Picks and Pans Review: Around the World in 80 Days

updated 01/30/1984 AT 01:00 AM EST

originally published 01/30/1984 AT 01:00 AM EST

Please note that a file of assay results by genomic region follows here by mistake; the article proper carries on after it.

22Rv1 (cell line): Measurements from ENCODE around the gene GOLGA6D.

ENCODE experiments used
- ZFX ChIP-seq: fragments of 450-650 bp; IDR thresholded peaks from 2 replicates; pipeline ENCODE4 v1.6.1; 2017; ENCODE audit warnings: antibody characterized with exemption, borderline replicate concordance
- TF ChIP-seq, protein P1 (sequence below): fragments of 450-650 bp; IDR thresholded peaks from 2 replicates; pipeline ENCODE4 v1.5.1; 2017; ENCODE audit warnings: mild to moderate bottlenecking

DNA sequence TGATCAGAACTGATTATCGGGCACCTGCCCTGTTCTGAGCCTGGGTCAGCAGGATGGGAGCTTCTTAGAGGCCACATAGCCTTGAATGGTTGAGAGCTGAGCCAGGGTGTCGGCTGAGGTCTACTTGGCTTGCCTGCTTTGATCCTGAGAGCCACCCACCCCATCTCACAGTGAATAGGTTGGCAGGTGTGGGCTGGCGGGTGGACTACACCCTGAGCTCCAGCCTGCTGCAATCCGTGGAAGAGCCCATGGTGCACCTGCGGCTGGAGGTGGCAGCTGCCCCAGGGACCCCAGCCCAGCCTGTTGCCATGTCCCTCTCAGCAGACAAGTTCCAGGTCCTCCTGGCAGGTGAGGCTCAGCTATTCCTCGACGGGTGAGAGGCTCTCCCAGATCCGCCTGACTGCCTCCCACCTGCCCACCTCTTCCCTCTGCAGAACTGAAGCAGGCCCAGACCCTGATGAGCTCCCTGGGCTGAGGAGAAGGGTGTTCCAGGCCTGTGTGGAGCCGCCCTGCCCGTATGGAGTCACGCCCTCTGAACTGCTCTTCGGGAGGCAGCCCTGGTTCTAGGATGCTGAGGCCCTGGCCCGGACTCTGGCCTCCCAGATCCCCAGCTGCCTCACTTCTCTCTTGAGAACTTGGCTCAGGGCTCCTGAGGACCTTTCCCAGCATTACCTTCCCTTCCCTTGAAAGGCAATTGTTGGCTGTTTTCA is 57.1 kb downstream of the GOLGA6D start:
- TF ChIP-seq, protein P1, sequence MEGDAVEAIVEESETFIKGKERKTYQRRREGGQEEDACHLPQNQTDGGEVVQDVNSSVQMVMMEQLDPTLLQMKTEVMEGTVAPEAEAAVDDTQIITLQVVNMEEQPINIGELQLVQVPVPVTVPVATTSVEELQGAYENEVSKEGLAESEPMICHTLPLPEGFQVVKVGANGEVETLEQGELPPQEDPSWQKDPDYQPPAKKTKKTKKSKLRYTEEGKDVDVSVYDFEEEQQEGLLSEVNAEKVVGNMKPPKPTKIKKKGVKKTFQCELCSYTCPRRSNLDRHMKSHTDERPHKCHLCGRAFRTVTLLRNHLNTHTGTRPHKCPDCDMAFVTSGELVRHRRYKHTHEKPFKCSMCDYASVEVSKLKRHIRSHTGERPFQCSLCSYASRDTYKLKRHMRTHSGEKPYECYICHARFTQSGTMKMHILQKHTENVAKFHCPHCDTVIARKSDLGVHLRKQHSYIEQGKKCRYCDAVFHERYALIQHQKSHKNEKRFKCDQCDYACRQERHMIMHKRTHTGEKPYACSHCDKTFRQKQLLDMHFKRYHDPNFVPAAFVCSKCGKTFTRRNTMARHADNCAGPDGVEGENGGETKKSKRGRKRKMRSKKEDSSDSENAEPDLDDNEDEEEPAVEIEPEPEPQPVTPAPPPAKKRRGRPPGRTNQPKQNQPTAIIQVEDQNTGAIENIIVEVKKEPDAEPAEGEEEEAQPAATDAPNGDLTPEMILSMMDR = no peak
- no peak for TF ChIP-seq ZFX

Don't get your hopes up about this reissue of the 1956 film that won five Oscars, including Best Picture. Time has not been kind to late producer Mike Todd's version of the 1873 Jules Verne classic about proper Britisher Phileas Fogg, who wagers that he can circle the globe in 80 days. The movie just slogs along, despite an elegant performance by David Niven as Fogg and a warmly humorous one by the Mexican comic Cantinflas as Fogg's valet, Passepartout. What hurts the film today is the very thing that helped make it big box office then: its size. One of the pioneers in wide screen as a weapon against television, Todd used a 65-mm process that with typical modesty he labeled Todd-AO. But like a kid with a new toy, Todd didn't know when to stop with the darn thing. At 178 minutes, the film doesn't so much utilize its many locations, including London, Paris and Madrid, as exhaust them. For Todd a handful of stars wasn't enough, either. He used 44 names in bit roles (first called "cameos" by Todd). A novelty then, overuse has made it an irritation by now. For every star on the order of a Sinatra or Dietrich, there's a satellite such as Cesar Romero, Jack Oakie and Andy Devine. Todd wasn't above putting a few things over on the audience—he was salesman as much as showman, and in this flaccid film his is the only real energy. So how to explain that Around the World took the Oscar in the year of Giant, The Ten Commandments and The King and I? Todd's reputed idol, P.T. Barnum, had an answer: There's one born every minute. (G)

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